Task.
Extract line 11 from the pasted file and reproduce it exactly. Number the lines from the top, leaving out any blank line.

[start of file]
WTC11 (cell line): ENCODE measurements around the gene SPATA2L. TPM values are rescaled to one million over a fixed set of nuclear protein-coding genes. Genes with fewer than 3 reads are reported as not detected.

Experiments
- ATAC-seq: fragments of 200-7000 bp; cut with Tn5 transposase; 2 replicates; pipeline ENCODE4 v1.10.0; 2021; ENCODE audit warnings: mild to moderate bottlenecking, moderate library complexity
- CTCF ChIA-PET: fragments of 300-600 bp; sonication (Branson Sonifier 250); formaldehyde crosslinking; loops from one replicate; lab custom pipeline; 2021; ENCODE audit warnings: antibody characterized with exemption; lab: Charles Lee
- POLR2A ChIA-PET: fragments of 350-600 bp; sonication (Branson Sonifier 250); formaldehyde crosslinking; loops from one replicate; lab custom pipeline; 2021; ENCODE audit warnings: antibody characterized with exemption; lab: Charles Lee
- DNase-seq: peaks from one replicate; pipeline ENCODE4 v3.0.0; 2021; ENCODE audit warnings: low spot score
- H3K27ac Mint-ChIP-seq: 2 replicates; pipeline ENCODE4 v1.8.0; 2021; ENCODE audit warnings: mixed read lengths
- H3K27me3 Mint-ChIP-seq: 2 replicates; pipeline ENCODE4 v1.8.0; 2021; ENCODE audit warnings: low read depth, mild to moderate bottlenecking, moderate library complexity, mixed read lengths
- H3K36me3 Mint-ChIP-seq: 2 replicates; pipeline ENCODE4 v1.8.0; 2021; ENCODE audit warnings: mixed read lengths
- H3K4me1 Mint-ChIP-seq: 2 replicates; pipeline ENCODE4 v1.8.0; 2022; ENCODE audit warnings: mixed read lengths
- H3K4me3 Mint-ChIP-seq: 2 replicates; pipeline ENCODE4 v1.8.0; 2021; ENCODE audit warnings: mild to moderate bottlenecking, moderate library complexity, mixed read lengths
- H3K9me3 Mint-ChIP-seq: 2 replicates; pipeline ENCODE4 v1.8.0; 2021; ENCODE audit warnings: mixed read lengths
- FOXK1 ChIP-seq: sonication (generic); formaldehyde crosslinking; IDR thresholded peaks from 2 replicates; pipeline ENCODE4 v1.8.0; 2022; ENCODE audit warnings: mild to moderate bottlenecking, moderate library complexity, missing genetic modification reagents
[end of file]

- H3K4me3 Mint-ChIP-seq: 2 replicates; pipeline ENCODE4 v1.8.0; 2021; ENCODE audit warnings: mild to moderate bottlenecking, moderate library complexity, mixed read lengths